Over the next few years, the Basel Committee will also: complete the overhaul of the policy framework currently under way; continue to strengthen the peer review programme established in 2012 to monitor the implementation of reforms in individual jurisdictions; and monitor the impact of, and industry response to, recent and proposed regulatory reforms. During 2012 the Committee has been examining the comparability of model-based internal risk weightings and considering the appropriate balance between the simplicity, comparability and risk sensitivity of the regulatory framework. The GHOS encouraged continuation of this work in 2013 as a matter of priority. Furthermore, the GHOS supported the Committee's intention to promote effective macro- and microprudential supervision.

The GHOS also endorsed a new Charter for the Basel Committee. The new Charter sets out the Committee's objectives and key operating modalities, and is designed to improve understanding of the Committee's activities and decision-making processes.

Finally, the GHOS reiterated the importance of full, timely and consistent implementation of Basel III standards.

Mervyn King, Chairman of the GHOS and Governor of the Bank of England, said, "The Liquidity Coverage Ratio is a key component of the Basel III framework. The agreement reached today is a very significant achievement. For the first time in regulatory history, we have a truly global minimum standard for bank liquidity. Importantly, introducing a phased timetable for the introduction of the LCR, and reaffirming that a bank's stock of liquid assets are usable in times of stress, will ensure that the new liquidity standard will in no way hinder the ability of the global banking system to finance a recovery."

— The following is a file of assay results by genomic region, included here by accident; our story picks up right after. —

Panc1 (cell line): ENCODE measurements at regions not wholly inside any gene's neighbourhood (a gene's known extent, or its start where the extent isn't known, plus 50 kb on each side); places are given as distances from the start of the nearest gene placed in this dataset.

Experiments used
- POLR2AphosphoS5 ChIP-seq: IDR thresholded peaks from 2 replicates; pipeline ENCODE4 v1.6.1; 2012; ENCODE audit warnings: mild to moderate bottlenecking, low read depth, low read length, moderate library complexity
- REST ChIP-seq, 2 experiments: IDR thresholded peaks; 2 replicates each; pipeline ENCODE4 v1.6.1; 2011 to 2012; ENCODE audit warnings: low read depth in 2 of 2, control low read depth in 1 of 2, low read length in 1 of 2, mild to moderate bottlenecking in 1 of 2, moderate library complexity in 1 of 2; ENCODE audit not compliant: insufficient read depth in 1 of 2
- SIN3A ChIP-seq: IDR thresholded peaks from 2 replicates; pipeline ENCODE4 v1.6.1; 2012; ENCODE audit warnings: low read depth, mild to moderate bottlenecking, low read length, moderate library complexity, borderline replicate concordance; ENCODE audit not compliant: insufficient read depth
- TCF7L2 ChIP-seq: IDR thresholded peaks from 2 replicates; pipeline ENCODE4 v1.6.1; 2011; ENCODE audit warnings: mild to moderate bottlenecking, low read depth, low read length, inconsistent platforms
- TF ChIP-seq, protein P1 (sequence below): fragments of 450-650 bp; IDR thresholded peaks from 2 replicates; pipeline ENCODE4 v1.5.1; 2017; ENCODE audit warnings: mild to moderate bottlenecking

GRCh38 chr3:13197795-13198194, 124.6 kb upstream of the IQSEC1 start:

Stefan Ingves, Chairman of the Basel Committee and Governor of the Sveriges Riksbank, noted that "the amendments to the LCR are designed to ensure that it provides a sound minimum standard for bank liquidity - a standard that reflects actual experience during times of stress. The completion of this work will allow the Basel Committee to turn its attention to refining the other component of the new global liquidity standards, the Net Stable Funding Ratio, which remains subject to an observation period ahead of its implementation in 2018."
Listen to the press conference

To listen to introductory remarks from GHOS Chairman Mervyn King and the Basel Committee on Banking Supervision's Chairman Stefan Ingves as well as the question and answer session which followed, please dial +41 58 262 07 00 and enter the following access code: 2641523333.

Translations in German, Spanish, French and Italian will be published soon.